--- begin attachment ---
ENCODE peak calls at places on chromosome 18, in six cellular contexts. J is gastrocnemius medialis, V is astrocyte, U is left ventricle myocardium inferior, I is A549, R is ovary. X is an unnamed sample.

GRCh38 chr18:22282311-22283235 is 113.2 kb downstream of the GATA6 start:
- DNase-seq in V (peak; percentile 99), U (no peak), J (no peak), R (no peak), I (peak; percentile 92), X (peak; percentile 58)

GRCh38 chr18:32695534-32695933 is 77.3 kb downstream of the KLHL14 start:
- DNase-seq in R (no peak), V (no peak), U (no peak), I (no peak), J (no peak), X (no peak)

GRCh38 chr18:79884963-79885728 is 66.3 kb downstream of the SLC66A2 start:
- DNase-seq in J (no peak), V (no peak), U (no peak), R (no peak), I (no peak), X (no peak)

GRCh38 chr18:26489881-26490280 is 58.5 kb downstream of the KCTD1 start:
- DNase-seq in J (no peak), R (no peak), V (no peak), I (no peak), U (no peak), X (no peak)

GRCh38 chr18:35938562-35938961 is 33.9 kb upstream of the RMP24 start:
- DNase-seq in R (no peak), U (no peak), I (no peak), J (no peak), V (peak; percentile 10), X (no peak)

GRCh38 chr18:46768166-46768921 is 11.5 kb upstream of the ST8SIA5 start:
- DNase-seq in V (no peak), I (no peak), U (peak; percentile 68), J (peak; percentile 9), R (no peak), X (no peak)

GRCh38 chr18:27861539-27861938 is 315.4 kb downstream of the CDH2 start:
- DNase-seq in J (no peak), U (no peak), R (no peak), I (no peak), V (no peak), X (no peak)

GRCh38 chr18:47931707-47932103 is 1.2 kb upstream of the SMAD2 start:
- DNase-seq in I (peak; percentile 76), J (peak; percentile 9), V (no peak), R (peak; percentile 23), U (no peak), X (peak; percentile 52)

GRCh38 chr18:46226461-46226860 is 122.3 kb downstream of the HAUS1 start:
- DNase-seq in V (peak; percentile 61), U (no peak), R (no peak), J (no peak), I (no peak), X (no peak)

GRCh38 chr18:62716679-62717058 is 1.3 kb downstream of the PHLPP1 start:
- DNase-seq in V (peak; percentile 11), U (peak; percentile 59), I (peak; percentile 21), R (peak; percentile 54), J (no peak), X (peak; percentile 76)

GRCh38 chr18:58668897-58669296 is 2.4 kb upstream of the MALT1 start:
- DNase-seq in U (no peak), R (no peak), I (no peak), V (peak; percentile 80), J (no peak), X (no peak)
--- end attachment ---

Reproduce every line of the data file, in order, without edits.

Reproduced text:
ENCODE peak calls at places on chromosome 18, in six cellular contexts. J is gastrocnemius medialis, V is astrocyte, U is left ventricle myocardium inferior, I is A549, R is ovary. X is an unnamed sample.

GRCh38 chr18:22282311-22283235 is 113.2 kb downstream of the GATA6 start:
- DNase-seq in V (peak; percentile 99), U (no peak), J (no peak), R (no peak), I (peak; percentile 92), X (peak; percentile 58)

GRCh38 chr18:32695534-32695933 is 77.3 kb downstream of the KLHL14 start:
- DNase-seq in R (no peak), V (no peak), U (no peak), I (no peak), J (no peak), X (no peak)

GRCh38 chr18:79884963-79885728 is 66.3 kb downstream of the SLC66A2 start:
- DNase-seq in J (no peak), V (no peak), U (no peak), R (no peak), I (no peak), X (no peak)

GRCh38 chr18:26489881-26490280 is 58.5 kb downstream of the KCTD1 start:
- DNase-seq in J (no peak), R (no peak), V (no peak), I (no peak), U (no peak), X (no peak)

GRCh38 chr18:35938562-35938961 is 33.9 kb upstream of the RMP24 start:
- DNase-seq in R (no peak), U (no peak), I (no peak), J (no peak), V (peak; percentile 10), X (no peak)

GRCh38 chr18:46768166-46768921 is 11.5 kb upstream of the ST8SIA5 start:
- DNase-seq in V (no peak), I (no peak), U (peak; percentile 68), J (peak; percentile 9), R (no peak), X (no peak)

GRCh38 chr18:27861539-27861938 is 315.4 kb downstream of the CDH2 start:
- DNase-seq in J (no peak), U (no peak), R (no peak), I (no peak), V (no peak), X (no peak)

GRCh38 chr18:47931707-47932103 is 1.2 kb upstream of the SMAD2 start:
- DNase-seq in I (peak; percentile 76), J (peak; percentile 9), V (no peak), R (peak; percentile 23), U (no peak), X (peak; percentile 52)

GRCh38 chr18:46226461-46226860 is 122.3 kb downstream of the HAUS1 start:
- DNase-seq in V (peak; percentile 61), U (no peak), R (no peak), J (no peak), I (no peak), X (no peak)

GRCh38 chr18:62716679-62717058 is 1.3 kb downstream of the PHLPP1 start:
- DNase-seq in V (peak; percentile 11), U (peak; percentile 59), I (peak; percentile 21), R (peak; percentile 54), J (no peak), X (peak; percentile 76)

GRCh38 chr18:58668897-58669296 is 2.4 kb upstream of the MALT1 start:
- DNase-seq in U (no peak), R (no peak), I (no peak), V (peak; percentile 80), J (no peak), X (no peak)